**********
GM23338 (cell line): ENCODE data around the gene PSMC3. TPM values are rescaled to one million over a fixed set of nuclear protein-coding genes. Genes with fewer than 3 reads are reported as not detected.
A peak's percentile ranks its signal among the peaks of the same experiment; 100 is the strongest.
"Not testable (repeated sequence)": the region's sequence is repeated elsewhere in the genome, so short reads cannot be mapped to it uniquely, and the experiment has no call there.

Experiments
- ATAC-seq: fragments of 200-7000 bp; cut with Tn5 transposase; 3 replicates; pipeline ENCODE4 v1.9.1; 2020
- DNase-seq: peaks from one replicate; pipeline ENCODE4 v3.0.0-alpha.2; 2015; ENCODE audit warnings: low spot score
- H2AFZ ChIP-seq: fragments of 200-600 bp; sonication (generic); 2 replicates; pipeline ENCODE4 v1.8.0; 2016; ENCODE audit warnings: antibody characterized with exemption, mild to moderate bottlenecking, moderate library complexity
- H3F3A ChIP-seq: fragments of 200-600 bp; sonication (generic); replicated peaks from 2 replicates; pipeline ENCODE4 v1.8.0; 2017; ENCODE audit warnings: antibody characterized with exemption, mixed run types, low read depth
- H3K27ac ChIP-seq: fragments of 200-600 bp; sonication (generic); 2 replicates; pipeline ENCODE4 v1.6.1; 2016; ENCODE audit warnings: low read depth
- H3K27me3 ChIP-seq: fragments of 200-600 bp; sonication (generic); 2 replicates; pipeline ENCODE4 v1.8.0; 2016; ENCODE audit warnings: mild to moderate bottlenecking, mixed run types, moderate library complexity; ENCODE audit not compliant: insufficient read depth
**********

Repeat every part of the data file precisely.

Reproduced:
GM23338 (cell line): ENCODE data around the gene PSMC3. TPM values are rescaled to one million over a fixed set of nuclear protein-coding genes. Genes with fewer than 3 reads are reported as not detected.
A peak's percentile ranks its signal among the peaks of the same experiment; 100 is the strongest.
"Not testable (repeated sequence)": the region's sequence is repeated elsewhere in the genome, so short reads cannot be mapped to it uniquely, and the experiment has no call there.

Experiments
- ATAC-seq: fragments of 200-7000 bp; cut with Tn5 transposase; 3 replicates; pipeline ENCODE4 v1.9.1; 2020
- DNase-seq: peaks from one replicate; pipeline ENCODE4 v3.0.0-alpha.2; 2015; ENCODE audit warnings: low spot score
- H2AFZ ChIP-seq: fragments of 200-600 bp; sonication (generic); 2 replicates; pipeline ENCODE4 v1.8.0; 2016; ENCODE audit warnings: antibody characterized with exemption, mild to moderate bottlenecking, moderate library complexity
- H3F3A ChIP-seq: fragments of 200-600 bp; sonication (generic); replicated peaks from 2 replicates; pipeline ENCODE4 v1.8.0; 2017; ENCODE audit warnings: antibody characterized with exemption, mixed run types, low read depth
- H3K27ac ChIP-seq: fragments of 200-600 bp; sonication (generic); 2 replicates; pipeline ENCODE4 v1.6.1; 2016; ENCODE audit warnings: low read depth
- H3K27me3 ChIP-seq: fragments of 200-600 bp; sonication (generic); 2 replicates; pipeline ENCODE4 v1.8.0; 2016; ENCODE audit warnings: mild to moderate bottlenecking, mixed run types, moderate library complexity; ENCODE audit not compliant: insufficient read depth